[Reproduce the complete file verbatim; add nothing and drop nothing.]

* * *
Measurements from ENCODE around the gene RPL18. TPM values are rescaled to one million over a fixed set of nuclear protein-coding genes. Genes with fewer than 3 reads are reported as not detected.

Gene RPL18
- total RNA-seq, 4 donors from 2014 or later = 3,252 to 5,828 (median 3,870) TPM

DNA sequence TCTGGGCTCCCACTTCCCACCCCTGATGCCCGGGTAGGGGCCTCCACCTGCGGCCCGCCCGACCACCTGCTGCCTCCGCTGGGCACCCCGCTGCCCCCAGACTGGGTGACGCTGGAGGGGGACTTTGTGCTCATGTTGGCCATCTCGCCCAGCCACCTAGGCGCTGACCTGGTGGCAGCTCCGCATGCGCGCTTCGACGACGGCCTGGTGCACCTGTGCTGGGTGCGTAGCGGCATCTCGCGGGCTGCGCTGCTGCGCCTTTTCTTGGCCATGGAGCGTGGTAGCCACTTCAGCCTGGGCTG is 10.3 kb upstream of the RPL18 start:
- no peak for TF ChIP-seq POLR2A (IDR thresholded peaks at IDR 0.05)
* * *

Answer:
Measurements from ENCODE around the gene RPL18. TPM values are rescaled to one million over a fixed set of nuclear protein-coding genes. Genes with fewer than 3 reads are reported as not detected.

Gene RPL18
- total RNA-seq, 4 donors from 2014 or later = 3,252 to 5,828 (median 3,870) TPM

DNA sequence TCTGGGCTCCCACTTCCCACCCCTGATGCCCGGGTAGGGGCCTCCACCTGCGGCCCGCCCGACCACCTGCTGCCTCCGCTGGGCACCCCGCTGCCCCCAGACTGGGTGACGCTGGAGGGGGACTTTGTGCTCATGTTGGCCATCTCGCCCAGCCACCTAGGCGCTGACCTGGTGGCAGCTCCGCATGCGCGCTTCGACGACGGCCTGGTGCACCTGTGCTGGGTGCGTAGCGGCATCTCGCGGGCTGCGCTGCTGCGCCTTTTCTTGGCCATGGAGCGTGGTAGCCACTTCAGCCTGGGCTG is 10.3 kb upstream of the RPL18 start:
- no peak for TF ChIP-seq POLR2A (IDR thresholded peaks at IDR 0.05)